Meanwhile, the industrialist Koch brothers, influential in U.S. conservative circles (and erstwhile Trump allies), have promised to massively finance a sustained “multi-year, multimillion dollar” campaign in favour of free trade.

Already on the legislative front in the U.S., there is also an effort to draw up legislation that would reverse the tariffs by subjecting them to congressional approval. The problem is that to become law anytime soon, it would require the president’s signature.

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CBA influence

Abuse of dominance guidelines need work

By Kim Covert June 4, 2018 4 June 2018

 

It’s not always easy to distinguish aggressive-but-pro-competitive business practices from those that are anti-competitive. That’s why the CBA’s Competition Law Section welcomes the Competition Bureau’s draft Abuse of Dominance Enforcement Guidelines as an aid to decision-making in the business community.

That said, the Section says the guidelines could be improved to be more helpful.

“The guidelines sometimes take an inconsistent or expansive view of existing Canadian abuse of dominance jurisprudence,” the Section says.

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The profession

Groia ruling: Right approach. Wrong call.

By Yves Faguy June 1, 2018 1 June 2018

Groia ruling: Right approach. Wrong call.

 

The Supreme Court of Canada has ruled in a 6-3 decision that Toronto lawyer Joe Groia was not guilty of committing professional misconduct. The ruling establishes an incivility test for when courtroom conduct crosses the line.

“The CBA is pleased with the SCC’s decision as it underlines the importance of both civility and resolute advocacy in the administration of justice,” CBA President Kerry L. Simmons,  Q.C. said in a statement today.

Represented by Norton Rose’s Pierre Bienvenu, Andres Garin and Jean-Christophe Marte, the CBA intervened in support of a test that balances the values courtroom civility, the independence of the judiciary, and the right of litigants to fearless and zealous representation.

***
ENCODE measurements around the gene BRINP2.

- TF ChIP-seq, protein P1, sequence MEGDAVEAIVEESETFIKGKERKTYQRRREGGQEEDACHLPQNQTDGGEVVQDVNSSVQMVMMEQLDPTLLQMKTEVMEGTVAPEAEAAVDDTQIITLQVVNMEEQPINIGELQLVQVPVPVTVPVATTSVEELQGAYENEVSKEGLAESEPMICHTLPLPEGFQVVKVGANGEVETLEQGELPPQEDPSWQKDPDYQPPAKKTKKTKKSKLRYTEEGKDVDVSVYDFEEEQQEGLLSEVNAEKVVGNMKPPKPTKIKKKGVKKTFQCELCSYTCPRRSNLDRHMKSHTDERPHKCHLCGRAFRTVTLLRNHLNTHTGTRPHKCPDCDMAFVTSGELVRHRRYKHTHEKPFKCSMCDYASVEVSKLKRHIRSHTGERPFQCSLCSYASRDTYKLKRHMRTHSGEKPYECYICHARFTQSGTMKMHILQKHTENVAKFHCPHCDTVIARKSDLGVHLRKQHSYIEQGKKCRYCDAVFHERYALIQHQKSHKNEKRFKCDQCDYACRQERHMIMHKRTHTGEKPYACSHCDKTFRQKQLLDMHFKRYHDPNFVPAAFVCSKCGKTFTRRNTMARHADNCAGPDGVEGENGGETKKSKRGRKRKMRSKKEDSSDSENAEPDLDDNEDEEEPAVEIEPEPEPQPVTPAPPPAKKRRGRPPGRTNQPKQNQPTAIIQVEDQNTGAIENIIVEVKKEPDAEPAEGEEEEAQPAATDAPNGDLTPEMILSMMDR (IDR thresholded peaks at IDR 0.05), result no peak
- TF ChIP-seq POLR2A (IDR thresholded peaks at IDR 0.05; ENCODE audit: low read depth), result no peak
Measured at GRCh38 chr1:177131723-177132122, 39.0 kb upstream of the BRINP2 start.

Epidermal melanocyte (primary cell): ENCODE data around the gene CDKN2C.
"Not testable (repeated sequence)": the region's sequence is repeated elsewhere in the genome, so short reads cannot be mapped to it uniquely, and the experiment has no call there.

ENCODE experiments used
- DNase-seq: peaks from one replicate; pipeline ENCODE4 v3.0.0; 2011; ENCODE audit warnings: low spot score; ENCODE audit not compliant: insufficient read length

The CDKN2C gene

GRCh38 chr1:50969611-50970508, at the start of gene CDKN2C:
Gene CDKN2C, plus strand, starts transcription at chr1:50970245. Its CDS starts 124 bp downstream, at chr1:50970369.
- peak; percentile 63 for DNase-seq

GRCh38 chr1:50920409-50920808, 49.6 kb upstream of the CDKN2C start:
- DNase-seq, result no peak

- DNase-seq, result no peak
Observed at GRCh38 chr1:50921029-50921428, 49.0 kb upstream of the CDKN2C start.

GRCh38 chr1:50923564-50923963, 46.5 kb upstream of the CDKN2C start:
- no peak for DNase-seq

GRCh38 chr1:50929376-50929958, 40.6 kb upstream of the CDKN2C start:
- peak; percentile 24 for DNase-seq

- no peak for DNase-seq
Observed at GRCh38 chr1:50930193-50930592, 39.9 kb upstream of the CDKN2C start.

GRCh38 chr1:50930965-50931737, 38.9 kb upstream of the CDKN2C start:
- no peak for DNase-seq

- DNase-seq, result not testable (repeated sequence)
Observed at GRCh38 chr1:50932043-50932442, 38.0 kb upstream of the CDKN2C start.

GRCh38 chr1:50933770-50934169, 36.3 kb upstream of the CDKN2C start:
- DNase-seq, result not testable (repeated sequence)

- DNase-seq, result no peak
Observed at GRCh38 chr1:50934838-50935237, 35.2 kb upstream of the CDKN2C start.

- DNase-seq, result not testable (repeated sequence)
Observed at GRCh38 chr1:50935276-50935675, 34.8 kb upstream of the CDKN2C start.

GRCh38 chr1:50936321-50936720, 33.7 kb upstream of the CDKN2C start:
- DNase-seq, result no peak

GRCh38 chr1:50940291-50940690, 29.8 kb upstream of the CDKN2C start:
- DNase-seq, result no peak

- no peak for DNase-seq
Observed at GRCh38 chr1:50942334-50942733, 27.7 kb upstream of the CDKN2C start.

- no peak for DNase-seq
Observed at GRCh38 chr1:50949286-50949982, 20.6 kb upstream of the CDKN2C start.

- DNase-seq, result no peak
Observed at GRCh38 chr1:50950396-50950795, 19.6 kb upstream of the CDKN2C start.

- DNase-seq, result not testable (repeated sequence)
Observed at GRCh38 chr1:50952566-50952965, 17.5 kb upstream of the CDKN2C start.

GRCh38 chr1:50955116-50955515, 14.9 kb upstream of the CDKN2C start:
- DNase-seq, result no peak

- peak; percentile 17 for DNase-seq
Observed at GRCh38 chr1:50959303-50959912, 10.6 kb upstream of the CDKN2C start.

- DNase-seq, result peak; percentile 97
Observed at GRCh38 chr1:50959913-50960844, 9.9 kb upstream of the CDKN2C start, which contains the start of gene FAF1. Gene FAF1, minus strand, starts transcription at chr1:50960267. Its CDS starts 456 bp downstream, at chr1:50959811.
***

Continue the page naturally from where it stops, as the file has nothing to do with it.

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Trade

Canada’s trade fight: The legal options are slim

By Yves Faguy June 1, 2018 1 June 2018

Canada’s trade fight: The legal options are slim

 

The world’s second largest trade relationship has hit another tough patch, and it’s hard to see how it gets repaired anytime soon.

In response to the announcement of U.S. metal tariffs, Canada has announced its intention to retaliate by imposing its own countermeasures on certain U.S.-origin goods — $16.6-billion worth of U.S. imports starting July 1.  “Canada will also challenge these illegal & counterproductive measures under NAFTA Chapter 20 and at the WTO,” the prime minister tweeted yesterday.

Clearly Trudeau, who until now has gone out of his way to keep things cordial, has lost patience.  “We have to believe at some point common sense will prevail. But we see no sign of that in the U.S. action today,” he said yesterday and even allowed himself to share details of the NAFTA negotiations. Trudeau also shared details of NAFTA negotiations – normally not discussed publicly.  He explained that a new deal was close and that he had offered to go to Washington to finalize it, but it fell apart when Vice-President Mike Pence told him over the phone that the Trump administration would on including a 5-year sunset clause. Pence has since contradicted Trudeau’s version, claiming that the trade partners were not in fact close to a deal.

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SCC backs law societies in denying accreditation to TWU

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Global cybersecurity: Do we need more law?

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Canada’s trade fight: The legal options are slim